Why AI Needs a Body

Deep Learning, while a fantastic technology, is not the whole story for AI. Embodiment is also a crucial aspect, an opinion that is nowadays shared by many researchers in fundamental AI.

Why AI Needs a Body
iCub Robot, from IIT

I’ve already mentioned in a previous article why I thought Deep Learning, while a fantastic technology, was not the whole story for AI. At least if we are talking about Artificial General Intelligence which aims at capturing the versatility and incredible flexibility of human intelligence. In particular, I stressed the fact that embodiment was a crucial aspect, an opinion that is nowadays shared by many researchers in fundamental AI.

In this article, I would like to go a bit deeper on this notion: why would a general AI need a body and interactions with the real world? Why couldn’t we just get it to digest huge amounts of data and make sense of it? What does the embodiment actually bring to the table, and can we find an example of something that could not be achieved by a disembodied AI? All these questions are crucial to better understand the limitations of today’s AI systems.

The first thing to realize is that by passively observing phenomenons and collecting data on them, one can only extract correlations, not causation. To establish causation, you need to physically act on the system you study, and observe the consequences. I recommend the reading of the very good book by Judea Pearl, “Causality”, talking extensively about this distinction. A famous illustration is given by Pearl when he highlights that there is no way to prove that smoking causes cancer on the basis of the correlation data alone. There could be a hidden gene that causes both a craving for smoking and a predisposition for lung cancer. The only way to establish this causation (ignoring other scientific facts about the way cancer develops and why it’s most likely caused by the accumulation of tar in the lungs) would be rather unethical: you would have to take a large unbiased sample of the population, split it into two groups, one that is forced to smoke, and one that is prevented to smoke. You would then measure the rate of cancer in both groups. If they are equal, then smoking does not cause cancer, otherwise it does. The act of making those two groups is a physical action in the world, and this is the only recipe to actually establish causality in a strong sense.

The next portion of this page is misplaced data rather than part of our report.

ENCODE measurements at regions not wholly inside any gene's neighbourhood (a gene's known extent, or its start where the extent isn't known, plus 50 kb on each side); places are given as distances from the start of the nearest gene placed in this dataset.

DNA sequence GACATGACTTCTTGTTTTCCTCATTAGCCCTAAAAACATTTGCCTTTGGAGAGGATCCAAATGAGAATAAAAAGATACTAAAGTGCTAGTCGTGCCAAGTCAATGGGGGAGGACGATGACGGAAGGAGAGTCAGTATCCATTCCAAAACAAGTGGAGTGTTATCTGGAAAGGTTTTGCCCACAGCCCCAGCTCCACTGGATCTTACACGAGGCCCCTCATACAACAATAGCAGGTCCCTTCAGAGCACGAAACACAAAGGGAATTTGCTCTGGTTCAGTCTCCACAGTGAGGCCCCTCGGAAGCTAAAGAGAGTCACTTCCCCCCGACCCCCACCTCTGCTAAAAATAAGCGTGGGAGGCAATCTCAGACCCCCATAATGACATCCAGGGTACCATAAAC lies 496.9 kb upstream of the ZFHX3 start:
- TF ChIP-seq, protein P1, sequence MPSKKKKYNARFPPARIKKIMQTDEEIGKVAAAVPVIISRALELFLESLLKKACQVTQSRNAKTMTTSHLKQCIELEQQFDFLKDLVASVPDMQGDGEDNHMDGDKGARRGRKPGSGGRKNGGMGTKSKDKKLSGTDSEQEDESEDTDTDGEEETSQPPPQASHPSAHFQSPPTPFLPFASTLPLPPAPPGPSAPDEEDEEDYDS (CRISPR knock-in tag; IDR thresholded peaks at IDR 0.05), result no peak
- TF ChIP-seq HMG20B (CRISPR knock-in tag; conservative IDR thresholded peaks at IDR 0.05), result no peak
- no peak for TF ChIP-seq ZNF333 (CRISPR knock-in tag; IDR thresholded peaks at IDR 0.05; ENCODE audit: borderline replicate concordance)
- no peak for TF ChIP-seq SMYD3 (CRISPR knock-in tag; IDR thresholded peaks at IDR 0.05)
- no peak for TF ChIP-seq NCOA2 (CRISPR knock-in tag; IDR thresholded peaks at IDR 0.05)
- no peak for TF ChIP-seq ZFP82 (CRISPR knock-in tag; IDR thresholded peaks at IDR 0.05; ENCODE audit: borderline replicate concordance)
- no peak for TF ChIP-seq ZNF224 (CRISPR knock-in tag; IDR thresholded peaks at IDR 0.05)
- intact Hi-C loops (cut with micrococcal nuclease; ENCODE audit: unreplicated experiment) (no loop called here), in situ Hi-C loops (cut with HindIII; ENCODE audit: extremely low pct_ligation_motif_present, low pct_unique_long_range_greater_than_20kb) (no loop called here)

So, you need to act in the world to extract causation from data and not only correlations. But what’s wrong with correlations? After all, they are depicting real trends that are informative. Well, not really. When people say “informative”, they mean “causally informative”, or “predictive”, and we just saw that this was not accessible through correlations only. Another good example of this limitation is the Simpson’s Paradox. This paradox highlights situations where you can have a very strong correlation by looking at agglomerated data, but paradoxically anti-correlations when looking at sub-part of the data. Example: admissions to University of California in 1973 would show a clear trend: 44% of men applying were admitted, while only 35% of women did. Would you deduce that there is a causal link between being a men and being admitted? Wrong. Looking at the results per department, so looking at a sub-sample of the data, it appears that the rate of admission is greater for women in 4 departments out of 6, and the remaining 2 departments are won by men with a very small margin. The truth is, women tend to apply for departments that are harder to get admitted into, hence the global shift in correlations.